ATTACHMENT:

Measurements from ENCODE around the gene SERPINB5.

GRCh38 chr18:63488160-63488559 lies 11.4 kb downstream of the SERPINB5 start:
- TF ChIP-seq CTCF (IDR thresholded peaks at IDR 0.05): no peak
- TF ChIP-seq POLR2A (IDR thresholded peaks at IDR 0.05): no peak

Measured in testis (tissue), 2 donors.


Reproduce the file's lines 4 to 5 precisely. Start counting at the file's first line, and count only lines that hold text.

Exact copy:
- TF ChIP-seq POLR2A (IDR thresholded peaks at IDR 0.05): no peak

Measured in testis (tissue), 2 donors.